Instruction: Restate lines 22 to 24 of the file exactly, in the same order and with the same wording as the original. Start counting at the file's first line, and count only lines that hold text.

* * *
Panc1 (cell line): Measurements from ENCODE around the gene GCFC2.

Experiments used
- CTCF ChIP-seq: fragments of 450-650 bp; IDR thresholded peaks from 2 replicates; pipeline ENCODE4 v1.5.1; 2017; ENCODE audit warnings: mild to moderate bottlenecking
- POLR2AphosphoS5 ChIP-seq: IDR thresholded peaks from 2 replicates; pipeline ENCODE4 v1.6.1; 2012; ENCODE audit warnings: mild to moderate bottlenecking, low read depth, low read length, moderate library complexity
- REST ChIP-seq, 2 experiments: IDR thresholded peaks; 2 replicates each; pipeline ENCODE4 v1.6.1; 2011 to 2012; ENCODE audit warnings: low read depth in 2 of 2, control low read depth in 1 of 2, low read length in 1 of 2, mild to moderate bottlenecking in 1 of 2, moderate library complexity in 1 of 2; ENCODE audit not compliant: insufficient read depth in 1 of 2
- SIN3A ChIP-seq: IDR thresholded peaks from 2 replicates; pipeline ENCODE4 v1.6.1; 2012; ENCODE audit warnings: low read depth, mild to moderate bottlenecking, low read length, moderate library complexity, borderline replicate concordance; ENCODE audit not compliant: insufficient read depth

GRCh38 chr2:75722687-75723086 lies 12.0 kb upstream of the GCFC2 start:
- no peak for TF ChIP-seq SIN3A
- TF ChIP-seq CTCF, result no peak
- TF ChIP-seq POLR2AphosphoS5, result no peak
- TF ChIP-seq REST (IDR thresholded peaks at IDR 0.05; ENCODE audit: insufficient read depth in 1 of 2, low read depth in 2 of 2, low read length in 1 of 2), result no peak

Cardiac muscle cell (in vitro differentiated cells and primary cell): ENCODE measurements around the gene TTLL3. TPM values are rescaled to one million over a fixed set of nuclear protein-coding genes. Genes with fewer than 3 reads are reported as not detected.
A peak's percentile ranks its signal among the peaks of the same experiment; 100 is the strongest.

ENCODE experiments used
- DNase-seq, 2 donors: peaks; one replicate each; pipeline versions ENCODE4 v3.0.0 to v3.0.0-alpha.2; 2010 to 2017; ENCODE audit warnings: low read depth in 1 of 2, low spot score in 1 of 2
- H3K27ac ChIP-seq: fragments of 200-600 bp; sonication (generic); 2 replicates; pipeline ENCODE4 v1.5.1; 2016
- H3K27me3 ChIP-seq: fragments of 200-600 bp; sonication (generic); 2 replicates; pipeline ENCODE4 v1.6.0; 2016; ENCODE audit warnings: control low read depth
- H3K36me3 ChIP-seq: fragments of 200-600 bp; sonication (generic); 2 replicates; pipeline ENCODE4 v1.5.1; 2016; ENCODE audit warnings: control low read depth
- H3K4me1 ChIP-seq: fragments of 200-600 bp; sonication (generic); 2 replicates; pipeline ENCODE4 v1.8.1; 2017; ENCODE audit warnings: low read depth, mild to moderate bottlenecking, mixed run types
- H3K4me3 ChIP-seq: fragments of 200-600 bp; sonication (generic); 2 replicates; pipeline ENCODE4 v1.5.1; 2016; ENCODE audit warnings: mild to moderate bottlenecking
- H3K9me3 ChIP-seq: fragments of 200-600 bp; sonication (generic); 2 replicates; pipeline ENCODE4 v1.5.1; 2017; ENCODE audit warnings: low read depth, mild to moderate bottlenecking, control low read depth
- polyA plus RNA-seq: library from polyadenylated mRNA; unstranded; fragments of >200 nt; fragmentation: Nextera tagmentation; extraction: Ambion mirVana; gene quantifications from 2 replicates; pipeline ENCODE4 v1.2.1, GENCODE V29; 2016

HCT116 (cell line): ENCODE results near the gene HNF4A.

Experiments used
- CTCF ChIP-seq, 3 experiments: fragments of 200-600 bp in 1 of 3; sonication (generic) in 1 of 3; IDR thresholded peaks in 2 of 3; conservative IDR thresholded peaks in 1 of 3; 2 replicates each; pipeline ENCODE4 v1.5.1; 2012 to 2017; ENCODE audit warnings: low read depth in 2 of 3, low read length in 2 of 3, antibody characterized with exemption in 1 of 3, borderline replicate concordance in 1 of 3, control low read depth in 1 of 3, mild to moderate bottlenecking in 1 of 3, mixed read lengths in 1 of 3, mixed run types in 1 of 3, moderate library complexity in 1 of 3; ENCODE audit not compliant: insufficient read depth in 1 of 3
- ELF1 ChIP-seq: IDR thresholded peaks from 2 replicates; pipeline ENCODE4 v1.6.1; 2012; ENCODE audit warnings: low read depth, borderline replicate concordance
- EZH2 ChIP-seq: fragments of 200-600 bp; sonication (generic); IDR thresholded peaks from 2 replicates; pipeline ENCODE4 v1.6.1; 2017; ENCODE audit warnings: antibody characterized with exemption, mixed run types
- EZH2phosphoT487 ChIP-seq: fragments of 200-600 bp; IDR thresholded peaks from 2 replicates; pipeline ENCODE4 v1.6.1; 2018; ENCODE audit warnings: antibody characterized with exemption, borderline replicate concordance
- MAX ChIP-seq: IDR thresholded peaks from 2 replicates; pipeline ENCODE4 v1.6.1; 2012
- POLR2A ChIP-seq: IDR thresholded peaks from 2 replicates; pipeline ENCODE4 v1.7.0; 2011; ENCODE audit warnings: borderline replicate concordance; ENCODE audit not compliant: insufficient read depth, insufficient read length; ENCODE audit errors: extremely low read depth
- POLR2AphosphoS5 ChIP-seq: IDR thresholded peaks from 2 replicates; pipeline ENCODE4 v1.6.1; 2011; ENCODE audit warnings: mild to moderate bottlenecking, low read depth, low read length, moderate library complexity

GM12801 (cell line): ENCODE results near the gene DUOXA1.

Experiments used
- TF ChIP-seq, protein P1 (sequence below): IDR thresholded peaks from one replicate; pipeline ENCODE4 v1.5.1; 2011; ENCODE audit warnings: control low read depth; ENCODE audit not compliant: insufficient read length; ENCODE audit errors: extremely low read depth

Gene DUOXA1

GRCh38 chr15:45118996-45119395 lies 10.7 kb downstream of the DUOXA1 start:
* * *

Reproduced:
- polyA plus RNA-seq: library from polyadenylated mRNA; unstranded; fragments of >200 nt; fragmentation: Nextera tagmentation; extraction: Ambion mirVana; gene quantifications from 2 replicates; pipeline ENCODE4 v1.2.1, GENCODE V29; 2016

HCT116 (cell line): ENCODE results near the gene HNF4A.

Experiments used